ExxonMobil launches legal challenge against EUwritten by Bella Palmer
Filed on Wednesday by its German and Dutch subsidiary companies at the European general court in Luxembourg, the company’s lawsuit challenges Brussels’ legal authority to impose the new tax
ExxonMobil has launched a legal challenge against the EU in an attempt to derail the bloc’s windfall tax on the profits of energy producers.
In a high-stakes political battle as countries across Europe and the wider western world struggle with soaring energy costs and sky-high inflation, the US oil firm said it believed the EU had overreached its powers with the windfall tax.
Agreed in September as part of a package of measures to tackle the surge in oil, gas and electricity prices triggered by Russia’s war in Ukraine, the EU hopes the ‘solidarity contribution’ could raise €25bn (£22bn) in public revenue for governments across the 27-nation bloc, while acting to curtail energy demand and bring down prices.
ExxonMobil, however, said the proposals were misleading and could discourage industry investment in the production of affordable energy.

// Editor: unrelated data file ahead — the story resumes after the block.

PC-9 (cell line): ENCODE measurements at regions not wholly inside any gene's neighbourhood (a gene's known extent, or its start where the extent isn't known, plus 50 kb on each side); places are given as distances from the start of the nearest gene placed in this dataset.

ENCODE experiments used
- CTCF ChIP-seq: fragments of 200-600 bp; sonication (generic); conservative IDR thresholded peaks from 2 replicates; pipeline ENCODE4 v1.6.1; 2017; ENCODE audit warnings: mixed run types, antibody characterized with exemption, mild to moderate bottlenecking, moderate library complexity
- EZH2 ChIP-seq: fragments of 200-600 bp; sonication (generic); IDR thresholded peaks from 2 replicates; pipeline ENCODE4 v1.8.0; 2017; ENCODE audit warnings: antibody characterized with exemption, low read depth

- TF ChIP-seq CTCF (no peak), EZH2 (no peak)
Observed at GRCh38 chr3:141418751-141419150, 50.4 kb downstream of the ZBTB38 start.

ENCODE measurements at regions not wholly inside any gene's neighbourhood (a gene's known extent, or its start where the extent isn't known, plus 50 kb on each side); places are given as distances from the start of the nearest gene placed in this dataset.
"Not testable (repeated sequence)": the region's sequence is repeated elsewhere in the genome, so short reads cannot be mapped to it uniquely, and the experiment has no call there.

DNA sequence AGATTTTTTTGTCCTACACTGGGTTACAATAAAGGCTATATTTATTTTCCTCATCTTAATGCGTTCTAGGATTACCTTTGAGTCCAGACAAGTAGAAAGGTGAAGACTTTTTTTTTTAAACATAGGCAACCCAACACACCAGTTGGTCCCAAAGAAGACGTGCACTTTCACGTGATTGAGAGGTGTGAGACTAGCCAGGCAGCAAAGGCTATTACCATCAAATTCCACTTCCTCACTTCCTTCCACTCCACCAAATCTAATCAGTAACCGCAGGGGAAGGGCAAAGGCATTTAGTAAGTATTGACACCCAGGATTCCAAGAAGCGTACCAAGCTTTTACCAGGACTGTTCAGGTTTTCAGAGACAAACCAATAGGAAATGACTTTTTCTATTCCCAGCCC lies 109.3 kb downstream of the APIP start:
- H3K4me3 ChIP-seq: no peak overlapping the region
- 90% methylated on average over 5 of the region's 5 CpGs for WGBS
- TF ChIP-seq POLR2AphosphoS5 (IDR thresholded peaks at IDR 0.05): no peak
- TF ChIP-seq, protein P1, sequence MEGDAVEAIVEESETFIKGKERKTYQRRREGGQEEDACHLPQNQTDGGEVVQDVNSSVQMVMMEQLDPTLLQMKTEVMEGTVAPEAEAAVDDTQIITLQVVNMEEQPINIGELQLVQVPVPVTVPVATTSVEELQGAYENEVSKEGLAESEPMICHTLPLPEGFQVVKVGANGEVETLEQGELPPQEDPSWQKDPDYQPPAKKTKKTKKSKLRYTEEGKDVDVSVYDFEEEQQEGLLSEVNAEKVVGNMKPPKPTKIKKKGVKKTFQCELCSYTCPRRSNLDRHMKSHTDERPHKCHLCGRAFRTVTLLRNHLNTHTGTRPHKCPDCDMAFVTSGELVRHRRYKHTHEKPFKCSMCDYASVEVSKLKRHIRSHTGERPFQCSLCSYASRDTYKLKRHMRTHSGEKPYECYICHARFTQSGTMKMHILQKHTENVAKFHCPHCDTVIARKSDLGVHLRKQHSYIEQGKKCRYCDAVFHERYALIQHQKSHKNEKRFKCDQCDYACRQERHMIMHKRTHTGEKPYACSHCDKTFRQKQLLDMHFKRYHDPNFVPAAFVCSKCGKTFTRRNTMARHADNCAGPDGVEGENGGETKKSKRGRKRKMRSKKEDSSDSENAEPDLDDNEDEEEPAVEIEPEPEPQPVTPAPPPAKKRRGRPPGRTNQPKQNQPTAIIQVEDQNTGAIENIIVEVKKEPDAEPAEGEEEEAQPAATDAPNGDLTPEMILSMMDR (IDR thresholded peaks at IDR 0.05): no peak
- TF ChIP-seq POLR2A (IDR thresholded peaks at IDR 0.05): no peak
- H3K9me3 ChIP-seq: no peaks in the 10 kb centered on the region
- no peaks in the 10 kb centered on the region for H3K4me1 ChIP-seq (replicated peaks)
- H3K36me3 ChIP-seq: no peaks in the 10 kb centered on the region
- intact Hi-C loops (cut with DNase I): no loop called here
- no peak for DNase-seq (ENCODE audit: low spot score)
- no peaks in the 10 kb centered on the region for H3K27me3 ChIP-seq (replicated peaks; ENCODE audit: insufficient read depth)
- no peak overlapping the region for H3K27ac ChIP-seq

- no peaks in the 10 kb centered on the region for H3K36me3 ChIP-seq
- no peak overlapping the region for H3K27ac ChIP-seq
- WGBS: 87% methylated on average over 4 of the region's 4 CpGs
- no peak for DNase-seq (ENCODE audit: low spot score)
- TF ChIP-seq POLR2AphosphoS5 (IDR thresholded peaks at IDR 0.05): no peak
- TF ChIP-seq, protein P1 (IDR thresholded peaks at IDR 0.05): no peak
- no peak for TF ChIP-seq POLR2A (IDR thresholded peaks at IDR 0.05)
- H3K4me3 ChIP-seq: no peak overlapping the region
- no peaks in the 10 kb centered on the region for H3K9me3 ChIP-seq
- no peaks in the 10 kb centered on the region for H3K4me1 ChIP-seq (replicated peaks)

Filed on Wednesday by its German and Dutch subsidiary companies at the European general court in Luxembourg, the company’s lawsuit challenges Brussels’ legal authority to impose the new tax.
Our challenge is targeted only at the counter-productive windfall profits tax, and not any other elements of the package to reduce energy prices, ExxonMobil said in a statement.
This tax will undermine investor confidence, discourage investment, and increase reliance on imported energy and fuel products. European industries already face a very real competitiveness crisis and governments should be supporting the production of reliable and affordable energy, it said.
Exxon estimates windfall profit taxes imposed by Europe could cost at least $2bn to the end of 2023, its chief financial officer told analysts earlier this month. The company said it had invested $3bn in the past decade in refinery projects in Europe, helping to reduce European reliance on imports from Russia.
The launching of a legal case by a US oil supermajor against the EU comes as fossil fuel giants come under mounting pressure on both sides of the Atlantic over the vast profits energy companies have reported this year.
ExxonMobil reported a third-quarter profit of nearly $20bn (£17.3bn) in October, nearly triple the previous year and the most in its 152-year history.
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